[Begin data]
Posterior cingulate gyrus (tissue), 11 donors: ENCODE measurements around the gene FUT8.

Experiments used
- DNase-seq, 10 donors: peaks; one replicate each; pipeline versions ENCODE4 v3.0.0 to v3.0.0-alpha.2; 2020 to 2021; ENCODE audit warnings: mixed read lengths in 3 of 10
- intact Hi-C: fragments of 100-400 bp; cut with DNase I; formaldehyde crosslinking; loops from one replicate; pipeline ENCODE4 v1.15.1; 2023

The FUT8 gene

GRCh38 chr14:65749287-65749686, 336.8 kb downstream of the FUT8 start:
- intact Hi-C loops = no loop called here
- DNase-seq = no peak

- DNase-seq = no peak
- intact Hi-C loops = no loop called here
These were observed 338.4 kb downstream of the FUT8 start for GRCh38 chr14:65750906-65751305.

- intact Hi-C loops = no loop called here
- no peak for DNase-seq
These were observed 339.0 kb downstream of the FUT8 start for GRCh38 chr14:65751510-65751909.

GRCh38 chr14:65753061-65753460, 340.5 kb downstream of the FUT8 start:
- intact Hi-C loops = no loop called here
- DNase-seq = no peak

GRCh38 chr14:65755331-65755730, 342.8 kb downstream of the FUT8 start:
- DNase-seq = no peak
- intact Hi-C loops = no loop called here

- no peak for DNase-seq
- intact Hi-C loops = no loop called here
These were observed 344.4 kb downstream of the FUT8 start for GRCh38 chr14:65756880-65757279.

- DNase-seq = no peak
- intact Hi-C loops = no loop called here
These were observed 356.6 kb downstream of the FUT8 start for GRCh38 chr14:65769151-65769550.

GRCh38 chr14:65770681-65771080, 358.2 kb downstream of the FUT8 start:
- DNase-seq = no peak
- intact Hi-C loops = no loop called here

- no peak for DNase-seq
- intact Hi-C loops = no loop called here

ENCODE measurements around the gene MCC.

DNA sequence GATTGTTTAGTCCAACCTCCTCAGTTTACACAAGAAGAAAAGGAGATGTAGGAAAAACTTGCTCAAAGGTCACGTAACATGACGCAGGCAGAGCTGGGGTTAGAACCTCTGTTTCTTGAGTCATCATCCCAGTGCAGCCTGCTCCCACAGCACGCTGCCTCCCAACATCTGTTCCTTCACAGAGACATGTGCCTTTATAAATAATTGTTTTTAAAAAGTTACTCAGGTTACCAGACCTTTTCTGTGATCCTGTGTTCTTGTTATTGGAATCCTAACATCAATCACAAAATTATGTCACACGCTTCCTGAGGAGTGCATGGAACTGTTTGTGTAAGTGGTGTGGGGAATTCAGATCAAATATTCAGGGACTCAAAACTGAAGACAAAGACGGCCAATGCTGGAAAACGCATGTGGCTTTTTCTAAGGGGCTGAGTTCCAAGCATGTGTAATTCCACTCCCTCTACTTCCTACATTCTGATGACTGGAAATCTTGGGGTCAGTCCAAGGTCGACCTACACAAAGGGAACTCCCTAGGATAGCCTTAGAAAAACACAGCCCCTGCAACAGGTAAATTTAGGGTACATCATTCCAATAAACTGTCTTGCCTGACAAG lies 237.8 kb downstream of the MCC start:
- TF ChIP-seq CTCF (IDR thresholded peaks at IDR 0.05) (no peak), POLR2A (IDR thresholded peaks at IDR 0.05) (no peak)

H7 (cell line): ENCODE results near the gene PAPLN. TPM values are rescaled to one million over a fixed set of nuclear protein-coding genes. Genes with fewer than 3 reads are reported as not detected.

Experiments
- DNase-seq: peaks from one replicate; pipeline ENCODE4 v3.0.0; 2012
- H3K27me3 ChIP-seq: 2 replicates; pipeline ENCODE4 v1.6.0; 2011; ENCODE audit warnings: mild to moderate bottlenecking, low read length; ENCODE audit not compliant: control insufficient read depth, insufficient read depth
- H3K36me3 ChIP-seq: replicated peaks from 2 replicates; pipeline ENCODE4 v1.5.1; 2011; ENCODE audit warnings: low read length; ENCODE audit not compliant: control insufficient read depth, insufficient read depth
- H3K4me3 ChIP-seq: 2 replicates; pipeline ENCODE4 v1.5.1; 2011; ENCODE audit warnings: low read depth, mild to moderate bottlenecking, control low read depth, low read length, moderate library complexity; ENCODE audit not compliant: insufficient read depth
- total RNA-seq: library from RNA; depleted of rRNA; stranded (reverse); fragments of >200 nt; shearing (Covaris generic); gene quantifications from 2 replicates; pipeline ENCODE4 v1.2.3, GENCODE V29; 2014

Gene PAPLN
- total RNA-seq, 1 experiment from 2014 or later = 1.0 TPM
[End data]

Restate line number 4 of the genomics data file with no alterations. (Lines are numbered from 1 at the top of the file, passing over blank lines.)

- intact Hi-C: fragments of 100-400 bp; cut with DNase I; formaldehyde crosslinking; loops from one replicate; pipeline ENCODE4 v1.15.1; 2023